I wanted to start this new series by explaining my understanding of the pluralistic nature of health care practices that exist in societies.  I feel like this is important, if a little dry, because some of the terms I use are also used by people outside the field of anthropology.  A lot of times, they don’t mean the same thing when they use them. That doesn’t mean anyone is necessarily wrong. It just speaks to the lack of cohesion between disciplines, which is one of my strongest critiques of academia.

Anthropologist, Arthur Kleinman first defined a society’s health care system as being comprised of the popular, folk, and professional sectors- a model which has been useful to me in studying the history of botanical therapeutics and guides my research.

Professional Healers

The professional healthcare sector is comprised of academically trained providers such as MD’s, naturopathic physicians and yes, clinical herbalists.  In the past these healers were often trained through an apprenticeship to a professional healer who agreed to see to their education.  Prescriptive formulas or professional patent medicines employed by professionals. frequently replaced native medicinal preparations.

Cultural healing systems such as Āyurveda and Traditional Chinese Medicine (TCM) were constructs of the literati of their respective cultures. Study was most frequently limited to males of the elite class and required education of a level that few received in these highly stratified societies. Education in these modalities is still expensive to obtain.

Western practitioners mentioned by those discussing the history of herbal medicine, such as Hippocrates, Dioscorides and Gerarde, were academic elites and as such members of a professional healthcare sector.  Even Culpeper, who was frequently at odds with the English College of Physicians,  began his career having been apprenticed to an apothecary.

This leads me to tangent for a moment on the term “herbalist” which I find problematic to use. Historically,  the term herbalist came about as a descriptor for someone who had authored an herbal.  Take John Gerarde as an example. Gerarde is often spoken about as an herbalist. Technically he did author (or at least plagiarized) one of the most influential herbals of the Middle Ages,  but he  was not a naturalist.  He was a junior warden of the  Barber-Surgeon’s Company and consequently a professional physician, in his era.  He was also a sexist, asshat-but I digress.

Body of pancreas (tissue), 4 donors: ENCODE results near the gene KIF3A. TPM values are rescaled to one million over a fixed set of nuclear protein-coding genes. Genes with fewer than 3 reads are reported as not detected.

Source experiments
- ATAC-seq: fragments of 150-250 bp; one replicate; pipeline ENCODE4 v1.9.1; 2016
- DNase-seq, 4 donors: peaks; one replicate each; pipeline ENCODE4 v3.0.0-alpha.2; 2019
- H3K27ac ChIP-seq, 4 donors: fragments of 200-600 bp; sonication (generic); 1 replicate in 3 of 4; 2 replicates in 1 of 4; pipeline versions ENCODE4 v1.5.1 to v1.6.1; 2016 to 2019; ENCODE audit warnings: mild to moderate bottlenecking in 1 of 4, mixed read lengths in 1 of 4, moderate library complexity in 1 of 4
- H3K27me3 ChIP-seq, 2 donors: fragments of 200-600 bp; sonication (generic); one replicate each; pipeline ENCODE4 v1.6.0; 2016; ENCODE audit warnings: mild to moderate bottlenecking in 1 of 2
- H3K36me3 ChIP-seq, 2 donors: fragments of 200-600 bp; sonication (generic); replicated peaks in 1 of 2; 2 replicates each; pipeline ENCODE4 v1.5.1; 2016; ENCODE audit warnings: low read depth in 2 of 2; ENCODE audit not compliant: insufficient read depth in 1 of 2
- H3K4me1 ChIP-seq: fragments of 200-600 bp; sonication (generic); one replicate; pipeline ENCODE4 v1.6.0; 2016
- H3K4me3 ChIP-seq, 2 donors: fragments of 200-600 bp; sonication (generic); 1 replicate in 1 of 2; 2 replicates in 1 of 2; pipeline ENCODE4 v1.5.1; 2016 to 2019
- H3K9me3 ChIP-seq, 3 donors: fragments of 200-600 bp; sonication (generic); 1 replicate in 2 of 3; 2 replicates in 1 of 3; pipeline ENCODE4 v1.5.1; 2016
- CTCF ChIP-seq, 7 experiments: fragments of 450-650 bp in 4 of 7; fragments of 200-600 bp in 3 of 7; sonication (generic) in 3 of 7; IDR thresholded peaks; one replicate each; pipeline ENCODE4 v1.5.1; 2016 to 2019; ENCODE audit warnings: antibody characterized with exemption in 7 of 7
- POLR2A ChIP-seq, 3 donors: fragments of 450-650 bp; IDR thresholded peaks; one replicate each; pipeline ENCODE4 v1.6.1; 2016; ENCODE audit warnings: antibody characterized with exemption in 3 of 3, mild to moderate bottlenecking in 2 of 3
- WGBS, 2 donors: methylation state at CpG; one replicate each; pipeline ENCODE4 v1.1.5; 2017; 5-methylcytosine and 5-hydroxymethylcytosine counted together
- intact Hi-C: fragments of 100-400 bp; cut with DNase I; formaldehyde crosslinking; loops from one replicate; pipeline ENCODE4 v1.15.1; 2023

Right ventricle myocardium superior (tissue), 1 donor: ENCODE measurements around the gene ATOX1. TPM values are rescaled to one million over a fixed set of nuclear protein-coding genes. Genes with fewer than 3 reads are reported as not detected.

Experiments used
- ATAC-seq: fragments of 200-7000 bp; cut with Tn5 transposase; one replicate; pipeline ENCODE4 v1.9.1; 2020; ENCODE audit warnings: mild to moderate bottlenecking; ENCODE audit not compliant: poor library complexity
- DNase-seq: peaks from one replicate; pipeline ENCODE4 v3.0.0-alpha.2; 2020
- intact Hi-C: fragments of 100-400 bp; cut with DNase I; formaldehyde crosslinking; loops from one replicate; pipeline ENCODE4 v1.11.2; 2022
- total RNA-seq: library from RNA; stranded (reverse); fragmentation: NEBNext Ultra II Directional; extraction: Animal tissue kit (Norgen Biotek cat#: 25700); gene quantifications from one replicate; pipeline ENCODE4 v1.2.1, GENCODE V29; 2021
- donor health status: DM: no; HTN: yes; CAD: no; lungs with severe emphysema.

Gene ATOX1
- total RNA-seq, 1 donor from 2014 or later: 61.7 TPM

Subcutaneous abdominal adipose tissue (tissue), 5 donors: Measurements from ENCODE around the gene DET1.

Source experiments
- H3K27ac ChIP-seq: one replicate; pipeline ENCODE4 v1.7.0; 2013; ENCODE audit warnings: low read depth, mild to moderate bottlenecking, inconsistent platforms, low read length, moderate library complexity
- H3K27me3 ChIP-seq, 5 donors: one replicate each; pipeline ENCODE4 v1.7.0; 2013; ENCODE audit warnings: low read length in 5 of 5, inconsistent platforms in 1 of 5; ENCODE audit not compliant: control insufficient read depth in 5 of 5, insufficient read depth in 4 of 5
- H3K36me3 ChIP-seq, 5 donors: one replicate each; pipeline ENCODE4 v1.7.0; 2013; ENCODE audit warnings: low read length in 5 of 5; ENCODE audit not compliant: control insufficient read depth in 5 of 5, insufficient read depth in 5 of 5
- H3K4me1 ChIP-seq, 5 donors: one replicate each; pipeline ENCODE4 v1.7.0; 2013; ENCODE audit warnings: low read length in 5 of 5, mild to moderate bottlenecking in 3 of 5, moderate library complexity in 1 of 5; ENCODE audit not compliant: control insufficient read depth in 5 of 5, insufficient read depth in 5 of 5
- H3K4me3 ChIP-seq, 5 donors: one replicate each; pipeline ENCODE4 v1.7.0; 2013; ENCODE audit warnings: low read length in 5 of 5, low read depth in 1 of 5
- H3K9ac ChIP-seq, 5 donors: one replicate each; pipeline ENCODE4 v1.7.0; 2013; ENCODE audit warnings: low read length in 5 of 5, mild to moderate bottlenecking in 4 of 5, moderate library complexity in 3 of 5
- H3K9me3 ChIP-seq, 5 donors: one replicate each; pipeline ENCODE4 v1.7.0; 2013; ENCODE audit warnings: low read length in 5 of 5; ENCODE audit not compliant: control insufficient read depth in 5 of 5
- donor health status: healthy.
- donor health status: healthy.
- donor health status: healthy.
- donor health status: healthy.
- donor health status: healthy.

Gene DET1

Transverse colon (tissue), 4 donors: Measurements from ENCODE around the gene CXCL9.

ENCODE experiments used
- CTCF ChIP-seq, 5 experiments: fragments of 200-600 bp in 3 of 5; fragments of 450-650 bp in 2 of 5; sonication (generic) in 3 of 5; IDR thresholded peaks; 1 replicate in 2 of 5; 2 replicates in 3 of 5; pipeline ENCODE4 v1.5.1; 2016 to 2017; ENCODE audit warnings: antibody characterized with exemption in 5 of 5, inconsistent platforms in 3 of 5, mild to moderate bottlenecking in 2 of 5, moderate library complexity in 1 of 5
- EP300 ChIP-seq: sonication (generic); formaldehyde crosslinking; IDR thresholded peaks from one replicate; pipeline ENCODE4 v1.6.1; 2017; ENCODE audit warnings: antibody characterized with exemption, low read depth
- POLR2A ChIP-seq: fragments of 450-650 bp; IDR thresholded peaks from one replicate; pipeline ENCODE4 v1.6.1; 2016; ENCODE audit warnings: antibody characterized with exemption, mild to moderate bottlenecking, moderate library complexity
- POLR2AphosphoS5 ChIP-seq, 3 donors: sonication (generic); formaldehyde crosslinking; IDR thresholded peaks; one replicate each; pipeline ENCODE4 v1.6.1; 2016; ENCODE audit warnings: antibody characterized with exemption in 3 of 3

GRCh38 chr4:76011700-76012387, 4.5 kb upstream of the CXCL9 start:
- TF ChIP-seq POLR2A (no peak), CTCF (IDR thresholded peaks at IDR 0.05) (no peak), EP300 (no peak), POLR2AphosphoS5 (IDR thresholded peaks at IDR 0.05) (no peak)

Folk Healing

The folk health care sector is comprised of the traditional healing specialists of a community. Historically, these healers included lay midwives, fairy doctors, bean feasa, and “cunning folk” with far more in their repertoire than the therapeutic delivery of plant medicine. Folk healers often work from a framework influenced by indigenous cultural ideas about the spirit world influencing health and the communal aspects of wellness.

Folk healing is not limited to a particular spiritual practice. In many Gaelic communities, priests were called on as folk healers when it was thought an illness was caused by the supernatural-what anthropologists sometimes term a “naturalistic” cause. Modernly it is at least theorized that a lot of these types of  conditions were due to mental health problems and mental health professionals now fill this roll.  To my way of thinking that is just wrong.  But more on that later.
Popular Health Care or Domestic Medicine

Popular health care refers to self-care, or familial care, practices informed by popular knowledge. Often knowledge of this nature is passed along by word-of-mouth – frequently as home remedies that are passed down through the generations or through community skill-sharing networks. In its strictest sense, the term does not apply to any particular type of remedy. It also is not limited to addressing illness. Self-care in the form of diet, hygiene and simple protective measures are aspects of the popular healthcare culture.

Regardless of what you may be told, self-medication is not a thing of the past; it was simply co-opted by the pharmaceutical companies. People stopped self-medicating with the old home remedies and started buying over-the-counter replacements. We take aspirin or Tylenol instead of decoctions. We stopped making ointments and turned to Vick’s Vaporub, Ben Gay, and more recently –essential oils. Grandma’s marshmallow syrups were outperformed-first by patent medicines and then by Robitussin.

The work I have done in trying to educate people about the early practice of domestic medicine is in part, trying to illustrate the widespread nature of early popular health care practices.  I am also restore our respect for women as the “keepers and carriers of knowledge”.

Where Do We Fit? 

It kind of depends on what you practice.    Traditional Western Herbalism employs  botanical therapeutics in a way that is grounded in Greek Medicine and the professional practice of physicians the late 19th and early 20th century.

This is what some anthropologists call cultural sedimentation. Basically what this means is that professional medical practices of the past are picked up by the folk healers and common folk,  who keep using these methods even after the professionals have moved on to new approaches. Tinctures are an example of a type of patent medicine used primarily by the professional healthcare sector, until modern times.

That in no way invalidates their usefulness.  Botanical preparations were the only type of medicine animals and humans had at their disposal until the beginning of the 20th century and we certainly learned much about their effective delivery through centuries of  trial-and-error experimentation.

All of that being said,  I really hesitate to label Traditional Western Herbalism as folk healing because I think it overlooks many of the responsibilities

Reviving the Bean Feasa